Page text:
• The creation of an ACP Oversight Committee for major changes, introducing additional people both from the CAA and external stakeholders.
  • A much more tightly controlled consultation process with the CAA gathering consultation responses.
  • The introduction of an appeals mechanism.

As a result of the review, the CAA have now published a new ACP procedure, effective from the beginning of 2018, in a CAA document ‘CAP 1616’. This new procedure deals with some of the deficiencies of the old ‘CAP 725’ methods, and includes requirements for much greater transparency and access to documents. However, just as hope has been raised for a fairer airspace change process, new developments have come to light which threaten to place airspace decisions in the hands of the courts, rather than the regulator.

Although just about all General Aviation organisations have had something to say about the amount of new controlled airspace being approved by the CAA, the British Gliding Association (BGA) has generally been most active and vocal in challenging new airspace proposals. Indeed, it has become something of a tradition that at the BGA’s annual conference, usually held in late February, its own airspace ‘guru’ – John Williams – will brief delegates on the latest developments in airspace. The 2018 BGA conference was no exception, and the hall was packed with standing room only as John listed just some of the airspace proposals currently before the CAA. He singled certain proposals for particular criticism saying that in some cases it seemed the consultants were “blatantly uninterested” in overall airspace safety. He also said that although the new ‘CAP1616’ process addresses some of the problems highlighted in the independent review, what is really required is a change from an adversarial process to a collaborative one. He singled out the need for an evidence-based approach to achieve proportional proposals rather than ‘commercial grabs‘ and said that the regulator (ie the CAA) must be prepared to say no to those who do not consider the needs of other airspace users.

John was followed by Dave Curtis of National Air Traffic Services who agreed that collaboration is the way to go and held up the cooperation between the gliding operation at Dunstable and nearby Luton airport as a ‘brilliant’ example of flexible airspace. He also won friends in the hall by saying that whilst NATS needs to protect Commercial Air Transport, they also need to look after other airspace users. Speaking about the need to modernise airspace, he offered the technical but important detail that airspace design should use a new model that assumes a 6% climb gradient rather than 4% – in other words better representing modern jet airliner performance rather than 1950’s propeller aircraft, and thus reducing the amount of controlled airspace needed.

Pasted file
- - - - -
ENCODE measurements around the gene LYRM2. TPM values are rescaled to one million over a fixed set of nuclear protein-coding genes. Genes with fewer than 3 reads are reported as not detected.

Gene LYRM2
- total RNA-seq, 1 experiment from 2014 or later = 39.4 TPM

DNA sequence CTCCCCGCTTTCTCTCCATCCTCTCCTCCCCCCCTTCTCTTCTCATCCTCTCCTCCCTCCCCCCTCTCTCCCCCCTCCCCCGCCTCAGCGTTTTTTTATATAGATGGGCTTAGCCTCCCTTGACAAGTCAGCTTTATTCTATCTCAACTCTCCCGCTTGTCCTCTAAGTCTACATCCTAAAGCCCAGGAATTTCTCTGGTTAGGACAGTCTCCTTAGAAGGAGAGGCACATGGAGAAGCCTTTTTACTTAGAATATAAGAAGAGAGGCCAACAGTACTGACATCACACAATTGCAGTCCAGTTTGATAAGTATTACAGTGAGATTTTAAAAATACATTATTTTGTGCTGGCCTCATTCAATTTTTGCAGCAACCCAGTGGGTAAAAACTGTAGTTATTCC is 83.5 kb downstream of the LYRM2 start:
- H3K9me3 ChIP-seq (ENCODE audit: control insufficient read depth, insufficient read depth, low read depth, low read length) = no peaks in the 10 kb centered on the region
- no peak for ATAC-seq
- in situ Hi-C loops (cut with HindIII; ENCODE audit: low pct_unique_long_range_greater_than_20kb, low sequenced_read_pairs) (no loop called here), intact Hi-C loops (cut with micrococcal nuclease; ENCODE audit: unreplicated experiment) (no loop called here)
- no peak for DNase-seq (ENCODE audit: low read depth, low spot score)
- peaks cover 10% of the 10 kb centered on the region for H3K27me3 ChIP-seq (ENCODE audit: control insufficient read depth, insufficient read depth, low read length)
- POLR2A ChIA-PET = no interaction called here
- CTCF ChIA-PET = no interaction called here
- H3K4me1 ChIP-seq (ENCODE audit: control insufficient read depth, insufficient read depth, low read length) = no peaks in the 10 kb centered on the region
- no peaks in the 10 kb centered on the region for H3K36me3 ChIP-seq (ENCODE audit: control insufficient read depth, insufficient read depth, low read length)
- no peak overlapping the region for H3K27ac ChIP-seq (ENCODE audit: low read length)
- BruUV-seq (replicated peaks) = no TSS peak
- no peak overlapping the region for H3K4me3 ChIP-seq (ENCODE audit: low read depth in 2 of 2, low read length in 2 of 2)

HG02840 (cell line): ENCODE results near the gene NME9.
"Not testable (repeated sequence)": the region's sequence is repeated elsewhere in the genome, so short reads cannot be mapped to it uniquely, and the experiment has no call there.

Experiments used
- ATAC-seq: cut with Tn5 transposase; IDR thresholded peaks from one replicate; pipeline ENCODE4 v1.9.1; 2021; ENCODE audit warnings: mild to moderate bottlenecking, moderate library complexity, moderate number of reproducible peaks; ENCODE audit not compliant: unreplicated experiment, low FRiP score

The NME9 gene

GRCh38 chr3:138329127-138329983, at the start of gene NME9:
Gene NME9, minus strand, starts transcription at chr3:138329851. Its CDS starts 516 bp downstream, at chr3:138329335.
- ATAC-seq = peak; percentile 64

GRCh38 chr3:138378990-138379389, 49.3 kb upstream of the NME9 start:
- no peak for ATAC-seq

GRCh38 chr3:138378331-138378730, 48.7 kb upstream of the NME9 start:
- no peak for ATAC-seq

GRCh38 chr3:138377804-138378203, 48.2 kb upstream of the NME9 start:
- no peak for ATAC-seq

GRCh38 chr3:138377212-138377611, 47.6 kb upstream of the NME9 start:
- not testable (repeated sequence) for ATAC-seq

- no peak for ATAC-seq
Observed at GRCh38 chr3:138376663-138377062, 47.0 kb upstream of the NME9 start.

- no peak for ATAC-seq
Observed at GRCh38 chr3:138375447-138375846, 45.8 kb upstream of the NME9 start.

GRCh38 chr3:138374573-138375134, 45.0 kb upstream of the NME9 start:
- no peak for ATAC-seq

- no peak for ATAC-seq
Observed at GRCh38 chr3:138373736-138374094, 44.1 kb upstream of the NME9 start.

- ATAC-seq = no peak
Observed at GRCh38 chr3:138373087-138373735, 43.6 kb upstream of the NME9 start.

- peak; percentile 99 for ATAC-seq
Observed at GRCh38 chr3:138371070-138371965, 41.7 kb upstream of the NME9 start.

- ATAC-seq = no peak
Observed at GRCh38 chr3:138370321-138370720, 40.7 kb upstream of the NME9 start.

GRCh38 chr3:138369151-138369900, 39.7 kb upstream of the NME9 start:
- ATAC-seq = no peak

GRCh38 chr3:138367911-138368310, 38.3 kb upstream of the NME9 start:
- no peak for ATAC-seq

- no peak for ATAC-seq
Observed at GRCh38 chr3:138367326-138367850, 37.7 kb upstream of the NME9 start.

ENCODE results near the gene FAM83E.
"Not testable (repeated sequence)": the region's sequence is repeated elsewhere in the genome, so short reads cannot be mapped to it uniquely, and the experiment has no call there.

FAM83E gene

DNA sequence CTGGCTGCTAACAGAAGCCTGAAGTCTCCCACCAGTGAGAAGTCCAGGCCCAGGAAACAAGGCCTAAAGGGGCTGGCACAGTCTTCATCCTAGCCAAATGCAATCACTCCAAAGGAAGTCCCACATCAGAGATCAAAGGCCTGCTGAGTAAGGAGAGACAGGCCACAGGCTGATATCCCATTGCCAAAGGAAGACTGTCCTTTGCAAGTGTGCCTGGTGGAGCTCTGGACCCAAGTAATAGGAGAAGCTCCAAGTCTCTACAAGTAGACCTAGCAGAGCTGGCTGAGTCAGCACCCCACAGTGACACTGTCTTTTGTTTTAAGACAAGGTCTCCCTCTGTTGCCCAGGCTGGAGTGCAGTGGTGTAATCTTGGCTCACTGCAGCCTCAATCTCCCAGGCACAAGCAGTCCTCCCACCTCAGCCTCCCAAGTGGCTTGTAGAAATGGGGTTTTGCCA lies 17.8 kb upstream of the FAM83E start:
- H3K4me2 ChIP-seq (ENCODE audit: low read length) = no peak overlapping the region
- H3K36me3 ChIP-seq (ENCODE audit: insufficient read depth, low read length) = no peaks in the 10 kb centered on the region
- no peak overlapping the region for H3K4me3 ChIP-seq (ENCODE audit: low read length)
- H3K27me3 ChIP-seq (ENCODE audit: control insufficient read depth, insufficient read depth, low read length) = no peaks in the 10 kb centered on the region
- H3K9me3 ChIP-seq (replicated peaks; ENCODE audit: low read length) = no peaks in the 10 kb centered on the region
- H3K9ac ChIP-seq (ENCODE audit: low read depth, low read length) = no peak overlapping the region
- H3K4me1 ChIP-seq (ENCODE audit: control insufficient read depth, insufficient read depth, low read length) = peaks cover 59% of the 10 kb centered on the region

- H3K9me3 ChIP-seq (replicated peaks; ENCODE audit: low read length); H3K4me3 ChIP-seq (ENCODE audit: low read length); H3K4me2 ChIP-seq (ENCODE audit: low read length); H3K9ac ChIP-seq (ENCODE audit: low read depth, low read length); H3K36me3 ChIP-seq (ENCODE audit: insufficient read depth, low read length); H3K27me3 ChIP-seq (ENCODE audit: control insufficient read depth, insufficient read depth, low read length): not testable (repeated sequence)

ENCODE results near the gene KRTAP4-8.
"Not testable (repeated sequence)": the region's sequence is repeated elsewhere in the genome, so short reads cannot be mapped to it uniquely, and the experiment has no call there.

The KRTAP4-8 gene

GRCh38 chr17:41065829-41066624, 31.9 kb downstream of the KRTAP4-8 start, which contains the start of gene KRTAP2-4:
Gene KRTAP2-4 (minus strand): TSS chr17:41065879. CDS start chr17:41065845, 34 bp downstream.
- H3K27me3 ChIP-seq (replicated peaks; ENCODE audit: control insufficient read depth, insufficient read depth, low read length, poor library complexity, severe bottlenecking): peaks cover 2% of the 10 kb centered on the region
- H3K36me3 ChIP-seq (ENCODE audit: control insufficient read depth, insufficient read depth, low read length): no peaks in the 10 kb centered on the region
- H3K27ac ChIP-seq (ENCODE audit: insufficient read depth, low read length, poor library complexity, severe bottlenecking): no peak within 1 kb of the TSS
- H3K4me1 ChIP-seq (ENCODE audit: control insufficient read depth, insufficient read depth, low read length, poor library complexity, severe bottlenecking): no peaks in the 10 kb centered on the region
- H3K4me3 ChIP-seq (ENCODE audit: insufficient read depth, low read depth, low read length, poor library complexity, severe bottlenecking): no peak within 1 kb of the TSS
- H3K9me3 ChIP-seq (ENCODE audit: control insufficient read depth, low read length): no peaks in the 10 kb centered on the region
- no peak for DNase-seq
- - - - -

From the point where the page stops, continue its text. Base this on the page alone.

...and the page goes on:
It would take a brave person to present a counter view in front of an unashamedly partisan audience, but just such a person was Jon Round, sent by the CAA to present the regulator’s point of view. Whilst saying that he heard the audience’s frustrations, he insisted that airline passengers were contracting for ‘zero risk’ when they bought a ticket, and the needs of GA were a secondary to that consideration. On a more positive note he went on to say that the CAA want greater integration, more class E airspace and more flexible use of airspace. However, he revealed a hitherto unknown factor in the airspace equation. He recalled that in 2016 the CAA had promised that year’s BGA conference that Doncaster’s airspace would be ‘rolled back’ following a Post Implementation Review (PIR) that is part of the airspace change procedure. In the Doncaster PIR, published almost 10 years after controlled airspace was established, the CAA suggested reclassifying 10 of the 12 separate control areas (CTAs) that surround Doncaster’s Control Zone (CTR) as Class E (less restrictive than the existing Class D), and raising the base levels. However, he revealed, Doncaster ‘refused to play ball’ and the CAA had discovered that it lacked the legal powers to enforce the airspace ‘roll back’ it had promised. In other words, the CAA can create new controlled airspace, but cannot remove or amend it if the sponsoring airport refuses to cooperate.

The CAA’s revelation brings back into focus the most fundamental question of controlled airspace around an airport, as first reported by FTN last year. Are CTRs and CTAs a national asset, allocated according to the needs of all airspace users or, as now appears to be the case, once allocated by the CAA do they become the private property of the airport, to do with as they see fit?